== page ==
TRIUK - Orders & Payments
Product InfoHow Will My Mail Order Bike Turn Up?
All bikes purchased from TRI UK will be fully built and will have gone through a workshop Pre Delivery Set Up and Inspection. When your new bike arrives with you it will need the handle bars straightening, the pedal putting on ( if your model comes with pedals) and your saddle height setting up.
Straighten handlebars: Please refer to the manufacturers instruction booklet for guidance on this. If your bike has a carbon fibre fork or stem or handlebar then please observe the manufacturers torque settings to ensure you do not overtighten these components.
Putting pedals on: Your pedals will be labelled on the axles with a L or R. Please use the correct pedal on the correct side of your bike. You will need to put your pedals on initially just with your fingers. Just put the pedals on finger tight at first. You will be able to screw the pedals 98% with your fingers only. If you are having to force the thread and it is feel too tight to screw on with just your fingers then the need to stop as you may well have the axle threads cross threaded. Only use a spanner for the final tightening of the pedals. This will ensure that you do not cross thread the pedals and strip the axle threads.
Setting saddle height: This is a simple task depending on whether your bike has a quick release level or an allen key bolt. During the first few times of riding your bike you will quite possibly lower and raise your saddle as you get used to your bike and until you find that perfect height for yourself. If your bike has a carbon fibre seat post and/or a carbon fibre frame then please observe the manufacturers torque settings to ensure you do not overtighten these components.
If you are new to riding this style/level of bike, please take a few minutes to read the following information.
We hope you find it useful and we hope that it will ensure the correct use of the bike’s moving parts.
Tip One: Your bike is a mechanical item, with lots of moving parts. Your bike has been fully checked over and set up by a cycle technician so it is ready for you to ride. However, your bike will need continuous attention to ensure it remains running smoothly. As your components stretch, move slightly and ‘bed in’ your bike will need to be re-checked over by a cycle technician. This is all very normal and all to be expected. It does not mean there is anything wrong with your bike. It does not mean that your bike is broken. Please ensure you take your bike to a cycle technician once these movements start so that no damage occurs to your bike ans its components.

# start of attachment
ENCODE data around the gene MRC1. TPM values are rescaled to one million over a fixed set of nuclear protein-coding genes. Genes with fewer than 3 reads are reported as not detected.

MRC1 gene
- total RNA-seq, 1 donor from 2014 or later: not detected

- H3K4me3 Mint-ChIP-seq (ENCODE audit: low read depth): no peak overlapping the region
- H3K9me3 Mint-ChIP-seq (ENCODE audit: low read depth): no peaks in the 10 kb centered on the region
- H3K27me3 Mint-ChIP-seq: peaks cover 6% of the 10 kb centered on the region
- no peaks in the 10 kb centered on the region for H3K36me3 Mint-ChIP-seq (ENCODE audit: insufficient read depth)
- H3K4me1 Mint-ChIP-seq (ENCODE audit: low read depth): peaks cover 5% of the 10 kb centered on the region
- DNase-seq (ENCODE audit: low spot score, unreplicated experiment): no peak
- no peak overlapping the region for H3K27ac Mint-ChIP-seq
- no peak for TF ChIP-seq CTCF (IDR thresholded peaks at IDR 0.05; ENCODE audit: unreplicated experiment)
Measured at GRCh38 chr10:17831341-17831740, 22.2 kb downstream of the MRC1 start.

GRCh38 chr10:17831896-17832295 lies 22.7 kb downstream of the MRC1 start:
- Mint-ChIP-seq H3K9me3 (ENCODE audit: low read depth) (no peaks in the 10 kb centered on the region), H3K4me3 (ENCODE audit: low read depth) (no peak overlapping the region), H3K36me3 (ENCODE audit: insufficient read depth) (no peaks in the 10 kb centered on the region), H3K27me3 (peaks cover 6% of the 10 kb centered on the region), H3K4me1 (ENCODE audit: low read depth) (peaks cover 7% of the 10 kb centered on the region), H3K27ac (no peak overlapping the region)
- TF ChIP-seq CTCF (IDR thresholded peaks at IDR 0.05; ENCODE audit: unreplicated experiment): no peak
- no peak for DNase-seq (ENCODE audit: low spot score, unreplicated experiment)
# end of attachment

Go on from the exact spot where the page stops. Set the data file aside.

Tip Two: Be careful when leaning your bike up against a wall or when putting your bike in the back of the car etc. Do not lie your bike with the rear mech/chain set underneath/face down/next to the wall/ The rear mech needs to remain in alignment in order to continue to work smoothly. Even the relatively light weight of the bike can/will knock the rear mech out of alignment – this can then cause the rear mech to break off and/or go onto your rear wheel. Therefore be very aware of any knocks or incidents that may cause this rear mech area to move and become out of line. It will be perfectly in line, fully set up and tested prior to leaving our workshop.
Tip Three: When riding your bike try to pedal at a brisk pace. It is better to pedal at a brisk pace, using the easier-to-pedal gears, than to strain the components (and your legs!) by using the harder-to pedal gears and pedalling more slowly. Grinding along in a high gear is not going to do your cycle components any good at all. This technique will increase your stamina over a longer ride and will enable you to accelerate more quickly if you need to set-off quickly – from a junction for example. This brisk pace on the pedals will also facilitate you changing up and down your gears.
Tip Four: This is a hugely important tip! Lighten the pressure on the pedals when you shift gear. Keep the pedals turning, but don’t be grinding down on them while you shift. Lightening the pressure on the pedals facilitates a smooth gear change, reduces any grinding noises when you shift and lengthens the life of your rear mech, cassette, chain and chain rings.
Tip Five: This tip deals with the chain line. Try to keep your chain as straight and ‘in line’ as possible. Chains do not like being at extreme angles. It causes excess strain on the components and causes the components to grind, rub and wear excessively. With the number of gear combinations available on your bike, you will be able to find the perfect gear without expecting the chain to cope with being put under ‘extreme angle’ pressure.
Tip Six: Remember to shift back to a low gear before you stop, so that you will be in an easy gear for starting off again. Just as if you are in your car! You cannot expect your components to survive all XX stone of you pushing hard down on the pedals from a red traffic light if you are still in a high gear. You would not expect your car to set off in 4th gear – please do not expect your bike to!
Tip Seven: It will be pretty obvious when you need to change gears. As stated in the above points, you need to be in the correct gear so that you are benefitting from the components – not putting unnecessary strain on them and expecting them to perform under unnecessary pressure. As per your car – if you drove at 70mph in 2nd gear your gear box would not last long. The same applies to your bike components.
Tip Eight: Finally....never pedal backwards on a bike with a rear derailleur...always pedal forwards.
Happy cycling...training...and racing!
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